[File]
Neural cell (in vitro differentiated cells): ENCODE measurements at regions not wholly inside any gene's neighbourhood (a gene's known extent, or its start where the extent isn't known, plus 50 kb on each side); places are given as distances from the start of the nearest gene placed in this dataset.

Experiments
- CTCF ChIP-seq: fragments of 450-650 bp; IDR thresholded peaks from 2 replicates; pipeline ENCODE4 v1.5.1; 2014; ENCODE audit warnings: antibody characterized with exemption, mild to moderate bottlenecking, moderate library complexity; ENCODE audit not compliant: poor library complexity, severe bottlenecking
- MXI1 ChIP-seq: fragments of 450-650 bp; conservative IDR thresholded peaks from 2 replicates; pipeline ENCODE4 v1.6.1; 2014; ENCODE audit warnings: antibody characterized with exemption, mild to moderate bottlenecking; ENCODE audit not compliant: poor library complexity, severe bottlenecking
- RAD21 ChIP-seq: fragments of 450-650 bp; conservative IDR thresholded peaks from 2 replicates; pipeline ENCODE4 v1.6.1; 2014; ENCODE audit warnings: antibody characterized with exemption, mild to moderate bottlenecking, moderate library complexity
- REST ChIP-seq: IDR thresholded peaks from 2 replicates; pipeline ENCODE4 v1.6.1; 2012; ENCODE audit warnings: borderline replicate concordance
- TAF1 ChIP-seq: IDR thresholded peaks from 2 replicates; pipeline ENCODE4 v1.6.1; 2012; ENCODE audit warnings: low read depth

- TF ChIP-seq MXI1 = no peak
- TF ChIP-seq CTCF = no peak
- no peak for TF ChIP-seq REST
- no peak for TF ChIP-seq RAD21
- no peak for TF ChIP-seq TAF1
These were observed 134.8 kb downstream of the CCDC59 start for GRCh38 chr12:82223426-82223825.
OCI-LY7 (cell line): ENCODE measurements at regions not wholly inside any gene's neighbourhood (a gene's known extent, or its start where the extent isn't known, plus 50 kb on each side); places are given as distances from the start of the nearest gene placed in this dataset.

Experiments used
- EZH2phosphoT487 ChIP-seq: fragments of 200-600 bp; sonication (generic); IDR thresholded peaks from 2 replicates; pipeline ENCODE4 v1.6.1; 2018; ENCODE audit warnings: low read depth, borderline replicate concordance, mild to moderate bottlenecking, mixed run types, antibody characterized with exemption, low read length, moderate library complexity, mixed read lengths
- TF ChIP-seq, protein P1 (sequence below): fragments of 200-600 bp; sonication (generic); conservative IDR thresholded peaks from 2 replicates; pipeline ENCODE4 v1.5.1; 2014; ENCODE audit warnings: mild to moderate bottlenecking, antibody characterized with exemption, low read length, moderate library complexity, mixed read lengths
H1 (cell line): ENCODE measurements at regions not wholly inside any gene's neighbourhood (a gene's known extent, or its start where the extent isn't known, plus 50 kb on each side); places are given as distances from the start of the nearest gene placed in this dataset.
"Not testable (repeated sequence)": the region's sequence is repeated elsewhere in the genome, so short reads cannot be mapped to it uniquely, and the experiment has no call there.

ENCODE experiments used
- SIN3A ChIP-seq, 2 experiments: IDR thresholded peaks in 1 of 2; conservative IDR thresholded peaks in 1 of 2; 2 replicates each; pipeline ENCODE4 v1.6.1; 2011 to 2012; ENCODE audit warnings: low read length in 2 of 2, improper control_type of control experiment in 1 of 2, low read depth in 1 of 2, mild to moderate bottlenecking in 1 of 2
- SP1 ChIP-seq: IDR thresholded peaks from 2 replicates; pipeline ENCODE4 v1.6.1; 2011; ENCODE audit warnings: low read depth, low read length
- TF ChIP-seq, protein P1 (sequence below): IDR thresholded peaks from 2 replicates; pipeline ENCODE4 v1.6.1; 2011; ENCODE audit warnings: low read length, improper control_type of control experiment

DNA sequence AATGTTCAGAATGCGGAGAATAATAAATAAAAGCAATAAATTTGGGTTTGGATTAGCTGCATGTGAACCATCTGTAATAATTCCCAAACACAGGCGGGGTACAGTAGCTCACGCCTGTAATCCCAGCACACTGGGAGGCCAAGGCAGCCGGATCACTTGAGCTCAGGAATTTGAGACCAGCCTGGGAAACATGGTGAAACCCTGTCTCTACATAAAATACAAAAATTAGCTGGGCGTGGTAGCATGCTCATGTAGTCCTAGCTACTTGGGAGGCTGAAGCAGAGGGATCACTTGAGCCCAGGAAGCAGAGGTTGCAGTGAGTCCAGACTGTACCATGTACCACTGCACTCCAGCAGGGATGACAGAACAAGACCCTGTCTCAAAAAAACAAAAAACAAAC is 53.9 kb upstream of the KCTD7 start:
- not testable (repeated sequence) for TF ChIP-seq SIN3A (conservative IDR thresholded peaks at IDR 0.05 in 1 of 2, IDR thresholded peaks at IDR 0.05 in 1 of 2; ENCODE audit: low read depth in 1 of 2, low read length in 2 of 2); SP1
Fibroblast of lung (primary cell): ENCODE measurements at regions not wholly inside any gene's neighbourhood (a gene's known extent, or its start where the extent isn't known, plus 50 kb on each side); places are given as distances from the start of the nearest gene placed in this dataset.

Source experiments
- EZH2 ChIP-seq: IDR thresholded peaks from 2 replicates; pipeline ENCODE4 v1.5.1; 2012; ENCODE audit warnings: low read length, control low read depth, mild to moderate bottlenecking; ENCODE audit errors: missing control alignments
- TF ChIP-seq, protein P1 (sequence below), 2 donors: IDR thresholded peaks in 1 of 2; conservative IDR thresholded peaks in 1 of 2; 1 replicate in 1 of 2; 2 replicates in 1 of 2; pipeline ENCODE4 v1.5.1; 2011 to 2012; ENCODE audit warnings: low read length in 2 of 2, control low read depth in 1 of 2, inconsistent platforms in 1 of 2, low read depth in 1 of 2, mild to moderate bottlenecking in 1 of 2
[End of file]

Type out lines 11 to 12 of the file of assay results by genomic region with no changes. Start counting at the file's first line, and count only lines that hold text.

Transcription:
- no peak for TF ChIP-seq RAD21
- no peak for TF ChIP-seq TAF1